They show Conway already opening the station's door when one of the officers suddenly grabbed him from the side and tried to choke him to the ground. The man resisted the attempts. What was said cannot be heard, the recordings are silent. A confusing scuffle developed, in the course of which initially three and later four officers only managed with difficulty to overpower the 38-year-old. With combined forces, the police officers fixed him on the ground and put his hands behind his back. At times, an officer knelt on the body of the overpowered man. Two shots of the policeman's hand and fist against Conway's head also show the four-minute recordings from two perspectives. His face scraped the ground during the arrest. What happened in the building and in the guard's vestibule before those involved stepped outside the door cannot be seen on the videos. The recordings do not show that the suspect tried to grab an officer's pepper spray in front of the door.
The police are no longer talking about this, more than two years later. In return, she confirms the use of force. When Conways was led out of the station, there were "acts of resistance and the use of direct coercion through physical violence by the police officers deployed," explained the police headquarters in West Hesse when asked by stern about the recordings. "Such situations never look nice, even if they are necessary, lawful and unavoidable in each case," says President Felix Paschek.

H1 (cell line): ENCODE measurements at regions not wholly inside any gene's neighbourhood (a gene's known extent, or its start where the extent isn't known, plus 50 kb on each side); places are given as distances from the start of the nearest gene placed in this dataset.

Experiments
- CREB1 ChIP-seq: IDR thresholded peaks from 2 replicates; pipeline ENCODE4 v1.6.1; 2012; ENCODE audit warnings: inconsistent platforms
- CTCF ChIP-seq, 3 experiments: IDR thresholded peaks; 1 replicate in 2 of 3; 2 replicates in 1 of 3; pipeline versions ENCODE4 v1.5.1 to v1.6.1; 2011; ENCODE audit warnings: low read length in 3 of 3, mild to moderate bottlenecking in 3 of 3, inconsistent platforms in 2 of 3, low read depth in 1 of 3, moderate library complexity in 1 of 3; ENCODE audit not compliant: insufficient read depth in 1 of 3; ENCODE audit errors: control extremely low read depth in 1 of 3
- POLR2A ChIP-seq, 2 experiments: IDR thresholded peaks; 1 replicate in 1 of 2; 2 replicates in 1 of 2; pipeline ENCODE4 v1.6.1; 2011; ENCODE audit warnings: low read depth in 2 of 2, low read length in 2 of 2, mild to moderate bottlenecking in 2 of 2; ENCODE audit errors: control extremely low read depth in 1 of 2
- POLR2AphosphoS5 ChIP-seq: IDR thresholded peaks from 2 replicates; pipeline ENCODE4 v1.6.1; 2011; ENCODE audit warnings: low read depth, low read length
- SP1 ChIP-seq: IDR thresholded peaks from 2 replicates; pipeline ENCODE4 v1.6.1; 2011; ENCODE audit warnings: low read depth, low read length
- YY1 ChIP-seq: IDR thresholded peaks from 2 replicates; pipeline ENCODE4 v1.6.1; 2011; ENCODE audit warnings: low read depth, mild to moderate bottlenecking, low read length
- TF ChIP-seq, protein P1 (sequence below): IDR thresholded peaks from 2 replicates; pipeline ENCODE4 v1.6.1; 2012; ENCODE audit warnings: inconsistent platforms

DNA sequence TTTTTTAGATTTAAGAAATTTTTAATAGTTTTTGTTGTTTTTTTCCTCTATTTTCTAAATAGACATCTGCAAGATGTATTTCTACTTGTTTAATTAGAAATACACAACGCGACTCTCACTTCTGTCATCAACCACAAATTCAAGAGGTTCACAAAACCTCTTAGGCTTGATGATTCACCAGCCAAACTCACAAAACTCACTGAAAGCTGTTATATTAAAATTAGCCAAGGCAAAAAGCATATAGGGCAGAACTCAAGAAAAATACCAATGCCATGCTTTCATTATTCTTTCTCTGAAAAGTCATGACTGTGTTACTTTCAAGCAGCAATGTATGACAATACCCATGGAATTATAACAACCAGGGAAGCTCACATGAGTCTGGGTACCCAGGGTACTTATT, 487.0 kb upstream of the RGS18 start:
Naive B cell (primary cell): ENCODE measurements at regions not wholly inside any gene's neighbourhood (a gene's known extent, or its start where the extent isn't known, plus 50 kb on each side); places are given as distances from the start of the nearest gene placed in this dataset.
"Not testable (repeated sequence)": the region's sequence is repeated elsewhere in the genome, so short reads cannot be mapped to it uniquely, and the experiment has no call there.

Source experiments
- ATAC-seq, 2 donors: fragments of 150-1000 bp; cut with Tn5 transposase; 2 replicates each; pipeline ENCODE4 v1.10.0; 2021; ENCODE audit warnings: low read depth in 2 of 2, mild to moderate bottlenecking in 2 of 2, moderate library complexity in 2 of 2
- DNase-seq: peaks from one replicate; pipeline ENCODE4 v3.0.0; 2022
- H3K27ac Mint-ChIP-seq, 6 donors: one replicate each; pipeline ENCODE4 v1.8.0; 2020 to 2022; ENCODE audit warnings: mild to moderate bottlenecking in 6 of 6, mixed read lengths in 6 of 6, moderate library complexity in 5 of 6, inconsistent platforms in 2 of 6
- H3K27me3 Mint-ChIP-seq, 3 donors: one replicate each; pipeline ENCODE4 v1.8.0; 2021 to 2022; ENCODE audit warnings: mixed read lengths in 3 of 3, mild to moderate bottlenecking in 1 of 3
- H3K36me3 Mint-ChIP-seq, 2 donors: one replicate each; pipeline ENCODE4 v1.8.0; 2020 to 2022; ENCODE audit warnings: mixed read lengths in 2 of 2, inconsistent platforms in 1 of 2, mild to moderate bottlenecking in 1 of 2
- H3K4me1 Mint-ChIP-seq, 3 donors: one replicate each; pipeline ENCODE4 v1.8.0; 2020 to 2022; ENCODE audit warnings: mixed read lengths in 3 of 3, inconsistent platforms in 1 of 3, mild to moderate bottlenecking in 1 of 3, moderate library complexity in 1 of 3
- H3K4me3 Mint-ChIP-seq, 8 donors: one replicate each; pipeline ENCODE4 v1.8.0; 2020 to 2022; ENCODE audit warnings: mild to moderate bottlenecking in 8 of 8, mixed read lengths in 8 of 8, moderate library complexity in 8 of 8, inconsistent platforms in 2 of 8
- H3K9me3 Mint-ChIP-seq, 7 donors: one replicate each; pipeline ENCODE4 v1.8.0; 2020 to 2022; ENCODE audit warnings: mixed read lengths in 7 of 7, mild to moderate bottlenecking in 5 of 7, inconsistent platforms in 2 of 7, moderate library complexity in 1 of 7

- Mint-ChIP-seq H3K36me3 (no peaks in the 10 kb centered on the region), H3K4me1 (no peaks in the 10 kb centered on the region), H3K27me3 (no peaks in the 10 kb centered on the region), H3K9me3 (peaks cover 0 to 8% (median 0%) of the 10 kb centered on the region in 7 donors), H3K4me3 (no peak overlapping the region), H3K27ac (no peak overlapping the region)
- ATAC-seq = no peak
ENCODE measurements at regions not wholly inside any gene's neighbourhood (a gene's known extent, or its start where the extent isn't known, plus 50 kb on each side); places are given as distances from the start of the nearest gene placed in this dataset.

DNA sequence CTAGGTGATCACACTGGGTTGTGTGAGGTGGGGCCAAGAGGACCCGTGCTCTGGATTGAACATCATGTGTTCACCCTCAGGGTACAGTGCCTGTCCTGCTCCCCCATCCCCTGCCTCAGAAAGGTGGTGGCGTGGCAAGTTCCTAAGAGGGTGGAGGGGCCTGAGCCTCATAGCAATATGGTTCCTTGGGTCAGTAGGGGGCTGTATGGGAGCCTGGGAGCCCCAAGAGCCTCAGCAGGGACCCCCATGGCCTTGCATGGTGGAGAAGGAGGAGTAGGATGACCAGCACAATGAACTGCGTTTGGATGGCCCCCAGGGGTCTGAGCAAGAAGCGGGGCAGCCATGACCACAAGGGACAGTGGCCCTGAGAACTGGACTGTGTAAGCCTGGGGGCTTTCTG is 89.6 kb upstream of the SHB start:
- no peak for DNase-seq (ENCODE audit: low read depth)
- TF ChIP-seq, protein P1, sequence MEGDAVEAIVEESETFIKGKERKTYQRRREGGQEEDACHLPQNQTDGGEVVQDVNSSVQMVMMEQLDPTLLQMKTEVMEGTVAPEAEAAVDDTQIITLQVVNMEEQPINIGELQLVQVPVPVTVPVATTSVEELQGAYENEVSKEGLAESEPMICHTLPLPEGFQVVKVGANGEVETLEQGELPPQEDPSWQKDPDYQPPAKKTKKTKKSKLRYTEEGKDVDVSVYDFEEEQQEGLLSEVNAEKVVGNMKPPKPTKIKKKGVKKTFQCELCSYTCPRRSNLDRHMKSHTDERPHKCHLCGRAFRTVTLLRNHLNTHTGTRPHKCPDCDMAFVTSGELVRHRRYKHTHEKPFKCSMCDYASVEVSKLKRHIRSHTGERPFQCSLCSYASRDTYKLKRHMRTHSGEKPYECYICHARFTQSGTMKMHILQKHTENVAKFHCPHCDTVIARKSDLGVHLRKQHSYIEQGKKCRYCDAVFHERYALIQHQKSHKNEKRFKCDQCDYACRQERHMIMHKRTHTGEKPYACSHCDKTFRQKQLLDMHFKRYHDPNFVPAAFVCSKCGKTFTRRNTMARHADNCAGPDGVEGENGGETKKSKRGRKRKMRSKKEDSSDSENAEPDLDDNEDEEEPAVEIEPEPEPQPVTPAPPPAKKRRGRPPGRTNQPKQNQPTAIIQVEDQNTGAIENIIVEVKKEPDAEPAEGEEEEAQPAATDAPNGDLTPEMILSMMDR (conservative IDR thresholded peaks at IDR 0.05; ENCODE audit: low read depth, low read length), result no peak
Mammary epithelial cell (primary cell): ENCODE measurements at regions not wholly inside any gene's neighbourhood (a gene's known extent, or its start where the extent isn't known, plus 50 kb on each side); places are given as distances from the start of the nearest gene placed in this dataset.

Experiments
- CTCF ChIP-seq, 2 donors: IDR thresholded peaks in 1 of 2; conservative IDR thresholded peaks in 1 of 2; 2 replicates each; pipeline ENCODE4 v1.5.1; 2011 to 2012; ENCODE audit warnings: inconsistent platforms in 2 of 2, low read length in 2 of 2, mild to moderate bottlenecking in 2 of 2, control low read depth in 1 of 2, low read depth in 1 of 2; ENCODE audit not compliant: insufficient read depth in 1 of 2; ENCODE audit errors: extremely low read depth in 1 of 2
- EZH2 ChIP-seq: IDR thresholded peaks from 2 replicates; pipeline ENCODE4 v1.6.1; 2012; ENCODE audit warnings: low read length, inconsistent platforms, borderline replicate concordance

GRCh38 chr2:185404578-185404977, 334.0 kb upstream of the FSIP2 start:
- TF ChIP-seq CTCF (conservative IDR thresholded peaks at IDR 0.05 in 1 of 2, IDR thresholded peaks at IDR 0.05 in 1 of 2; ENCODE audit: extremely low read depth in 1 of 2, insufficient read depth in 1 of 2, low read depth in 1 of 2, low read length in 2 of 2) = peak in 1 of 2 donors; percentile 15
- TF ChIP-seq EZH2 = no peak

One thing is clear: police officers may use violence in certain situations and within the framework of proportionality, including striking. The star presented the recordings to an expert who was a police officer himself for years. He doesn't know the reason for the officials' intervention, he says ahead of time. He does not see an excess of violence on the videos. He also says: "Enforcement never looks nice. Such a situation is not without danger for the police officers, for example, the person opposite could bite. You can see that it is difficult even for the three police officers to tame the man. This resistance is necessary you break." So-called shock blows are also permissible. But: "Two blows to the head - I would have a question mark there," says the expert. "The person concerned has a laceration, so I'm wondering whether that was necessary. In view of the massive resistance, however, I wouldn't condemn the operation across the board." Liam Conway said in FR in 2020 that he only made "passive counter-movements" for self-protection.
As controversial as the assessment of the events is, lawyer Heuchemer also sees the handling of the police with the most important evidence in the case, the two video recordings, as questionable. Passers-by also filmed parts of the arrest - among other things, you can see and hear Conway lying on the ground calling for help on the recordings, but not the entire process. This is different now and thanks to the persistence of Conway's lawyer and in particular the work of the Wiesbaden public prosecutor's office. On her initiative, the recordings could be painstakingly reconstructed.